- Isaiah 40:1-11
- Psalm 85:1-2, 8-13
- 2 Peter 3:8-15a, 18
- Mark 1:1-8
John’s ministry is one of preparation, calling people to repentance, baptism, confession and forgiveness – the elements of our own preparation for encountering the living God. There is no way than this “repentance road” on which the King is able to enter the hearts of his people. Confession and forgiveness remove the barriers that obstruct the King’s embrace of love.
To baptize, (Greek, baptizo) literally means “to dip in” or “immerse,” implying also “to wash clean.” John invites the people of Israel to be cleansed from sin by repentance, turning away from old ways and moving in the opposite direction. To “turn around.”
Richard D. N. Dickinson writes, “Repentance is not passive waiting but active expectancy characterized by the alignment of one’s whole being with what God is doing in the world . . . ‘Repent,’ John insists, for repentance is the sine qua non for expectant watchfulness and for being received into the imminent reign of Yahweh. Thus repentant obedience is absolutely indispensable for the hopeful expectancy of Advent.”
Confession, which means “to agree with someone else,” involves the open acknowledgment of the truth about our sin – to ourselves, to God and perhaps to another person. Confession specifically names the offensive behavior, recognizes its darkness and brings a disciplined effort to turn away from it. John hears the people’s confessions before the people are immersed in the water. He searches their attitudes and questions their behavior (Luke 3:7-17). This verbalizing is the outward show of their repentance, which makes them candidates for baptism. Confession does more than recognize sin; it agrees with God about sin’s seriousness.
John the Baptist announces the coming of the long expected day pointed to in the Hebrew Scriptures. The “good tidings” of Isaiah 40 become the “good news” announced in the opening words of the gospel according to Mark. The origin of the word “gospel” comes from the Isaiah text and from Mark’s opening words. “Gospel” means “good news.”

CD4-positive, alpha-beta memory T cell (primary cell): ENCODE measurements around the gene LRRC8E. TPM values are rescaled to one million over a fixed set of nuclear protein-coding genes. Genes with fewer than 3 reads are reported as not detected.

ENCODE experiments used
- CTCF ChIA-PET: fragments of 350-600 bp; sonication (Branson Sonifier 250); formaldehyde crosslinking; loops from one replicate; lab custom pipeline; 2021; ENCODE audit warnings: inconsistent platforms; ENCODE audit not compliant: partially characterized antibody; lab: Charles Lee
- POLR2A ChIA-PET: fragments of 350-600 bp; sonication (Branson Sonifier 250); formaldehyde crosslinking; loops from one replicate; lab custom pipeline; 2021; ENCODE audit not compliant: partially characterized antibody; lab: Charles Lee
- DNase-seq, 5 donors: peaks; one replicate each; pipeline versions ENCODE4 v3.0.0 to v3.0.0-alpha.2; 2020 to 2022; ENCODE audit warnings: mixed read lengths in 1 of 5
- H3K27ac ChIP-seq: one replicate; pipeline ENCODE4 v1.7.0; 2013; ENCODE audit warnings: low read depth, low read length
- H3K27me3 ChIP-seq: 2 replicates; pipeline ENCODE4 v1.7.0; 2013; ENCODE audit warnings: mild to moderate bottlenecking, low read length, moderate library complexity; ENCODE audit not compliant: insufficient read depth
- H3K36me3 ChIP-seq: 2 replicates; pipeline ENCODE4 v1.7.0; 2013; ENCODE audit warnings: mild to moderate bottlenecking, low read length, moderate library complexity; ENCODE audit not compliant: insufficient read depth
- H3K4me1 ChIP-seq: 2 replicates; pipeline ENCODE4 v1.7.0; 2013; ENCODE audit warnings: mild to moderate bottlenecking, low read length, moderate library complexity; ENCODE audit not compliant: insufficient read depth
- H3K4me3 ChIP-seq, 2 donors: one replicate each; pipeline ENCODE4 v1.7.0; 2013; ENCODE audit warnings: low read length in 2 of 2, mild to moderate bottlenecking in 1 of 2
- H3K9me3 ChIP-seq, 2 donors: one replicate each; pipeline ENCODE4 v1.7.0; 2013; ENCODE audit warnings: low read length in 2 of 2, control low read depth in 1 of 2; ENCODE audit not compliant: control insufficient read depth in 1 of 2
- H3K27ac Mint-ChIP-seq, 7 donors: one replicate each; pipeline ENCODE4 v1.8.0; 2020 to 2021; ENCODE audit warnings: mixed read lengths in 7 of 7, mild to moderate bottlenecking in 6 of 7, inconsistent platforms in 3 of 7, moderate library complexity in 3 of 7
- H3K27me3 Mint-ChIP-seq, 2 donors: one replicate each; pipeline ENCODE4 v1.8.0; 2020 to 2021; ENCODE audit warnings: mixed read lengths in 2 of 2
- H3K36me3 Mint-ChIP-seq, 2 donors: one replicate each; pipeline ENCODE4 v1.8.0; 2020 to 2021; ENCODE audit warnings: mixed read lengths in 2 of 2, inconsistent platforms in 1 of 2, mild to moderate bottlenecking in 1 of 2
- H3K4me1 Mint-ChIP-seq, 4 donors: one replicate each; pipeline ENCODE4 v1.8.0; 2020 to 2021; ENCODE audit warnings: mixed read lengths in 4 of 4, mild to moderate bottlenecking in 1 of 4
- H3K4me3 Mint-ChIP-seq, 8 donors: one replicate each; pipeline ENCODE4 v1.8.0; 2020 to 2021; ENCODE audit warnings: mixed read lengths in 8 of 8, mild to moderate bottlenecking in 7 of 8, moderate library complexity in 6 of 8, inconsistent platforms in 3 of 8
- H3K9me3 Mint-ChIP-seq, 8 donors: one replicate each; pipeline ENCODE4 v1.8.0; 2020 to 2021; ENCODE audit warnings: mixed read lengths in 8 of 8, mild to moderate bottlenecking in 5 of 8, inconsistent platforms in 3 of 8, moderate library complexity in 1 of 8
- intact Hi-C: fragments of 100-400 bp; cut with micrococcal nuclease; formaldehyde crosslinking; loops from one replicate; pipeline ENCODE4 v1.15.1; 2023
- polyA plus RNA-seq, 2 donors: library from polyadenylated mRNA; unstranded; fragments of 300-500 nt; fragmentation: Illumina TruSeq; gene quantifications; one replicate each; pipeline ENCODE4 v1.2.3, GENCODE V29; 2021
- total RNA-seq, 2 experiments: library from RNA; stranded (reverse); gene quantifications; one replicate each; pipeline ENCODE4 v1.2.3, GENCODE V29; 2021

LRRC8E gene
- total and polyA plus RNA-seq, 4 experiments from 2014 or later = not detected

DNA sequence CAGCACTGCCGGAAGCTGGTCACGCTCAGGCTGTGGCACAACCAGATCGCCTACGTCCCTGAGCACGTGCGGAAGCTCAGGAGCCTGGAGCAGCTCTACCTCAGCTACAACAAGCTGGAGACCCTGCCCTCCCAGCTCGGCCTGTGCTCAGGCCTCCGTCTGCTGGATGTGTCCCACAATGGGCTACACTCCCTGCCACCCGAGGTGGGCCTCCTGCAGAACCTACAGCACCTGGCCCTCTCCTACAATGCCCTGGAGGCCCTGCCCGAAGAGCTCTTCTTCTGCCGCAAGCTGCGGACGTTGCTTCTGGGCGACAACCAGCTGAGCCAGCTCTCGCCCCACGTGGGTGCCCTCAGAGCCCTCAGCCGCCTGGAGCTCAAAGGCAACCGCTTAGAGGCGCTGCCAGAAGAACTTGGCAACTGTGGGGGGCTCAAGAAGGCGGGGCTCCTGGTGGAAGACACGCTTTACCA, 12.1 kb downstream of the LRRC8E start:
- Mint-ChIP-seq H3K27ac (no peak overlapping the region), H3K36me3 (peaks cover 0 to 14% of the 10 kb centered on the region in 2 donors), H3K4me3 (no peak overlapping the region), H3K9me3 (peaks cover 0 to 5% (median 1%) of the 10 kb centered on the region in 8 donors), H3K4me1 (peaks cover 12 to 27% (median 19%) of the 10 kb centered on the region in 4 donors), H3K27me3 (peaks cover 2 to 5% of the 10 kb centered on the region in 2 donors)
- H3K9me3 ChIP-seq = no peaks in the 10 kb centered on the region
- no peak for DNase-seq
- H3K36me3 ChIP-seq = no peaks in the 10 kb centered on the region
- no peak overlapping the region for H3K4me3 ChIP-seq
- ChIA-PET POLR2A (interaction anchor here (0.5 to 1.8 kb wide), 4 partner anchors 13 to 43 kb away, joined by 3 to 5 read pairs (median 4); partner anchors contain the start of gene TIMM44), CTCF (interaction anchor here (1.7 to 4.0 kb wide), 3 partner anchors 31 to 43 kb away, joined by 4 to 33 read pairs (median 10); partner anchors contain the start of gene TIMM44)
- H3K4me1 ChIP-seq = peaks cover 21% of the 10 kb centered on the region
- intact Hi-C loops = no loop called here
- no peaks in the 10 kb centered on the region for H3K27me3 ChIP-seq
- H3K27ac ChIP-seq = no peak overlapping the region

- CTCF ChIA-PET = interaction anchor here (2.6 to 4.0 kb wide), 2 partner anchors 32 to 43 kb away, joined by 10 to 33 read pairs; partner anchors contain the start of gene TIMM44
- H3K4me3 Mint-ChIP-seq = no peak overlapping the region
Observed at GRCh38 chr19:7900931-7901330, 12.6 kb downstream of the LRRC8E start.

- Read the opening verses of Matthew, Luke and John and compare it to the beginning of Mark’s gospel. What is the impact of the opening words of John the Baptist in Mark’s introduction? What is the “good news of Jesus Christ” (v. 1) that John proclaims and how have you experienced this good news in your own life?
- Why do you think Mark draws so much attention to the details of John’s appearance and his life in the wilderness? Why did people come from all Judea and Jerusalem to see him?
- John draws a contrast between his baptism and that of the Messiah. What is the difference that John establishes here, and how is this significant for your own baptism?
- In both the Gospel reading and Isaiah 40:1-11, the prophets tell us to “prepare the way of the Lord.” How would you describe the vision of both John and Isaiah as to what the world will be like when the Lord comes? How are we as individuals and as the community of the Church called to prepare the way?
- The Advent season is a time of hope as we anticipate the coming of the Messiah. Reading 2 Peter 3:8-15a, what counsel do these words give us as we await “the coming of the day of God” (v. 12)?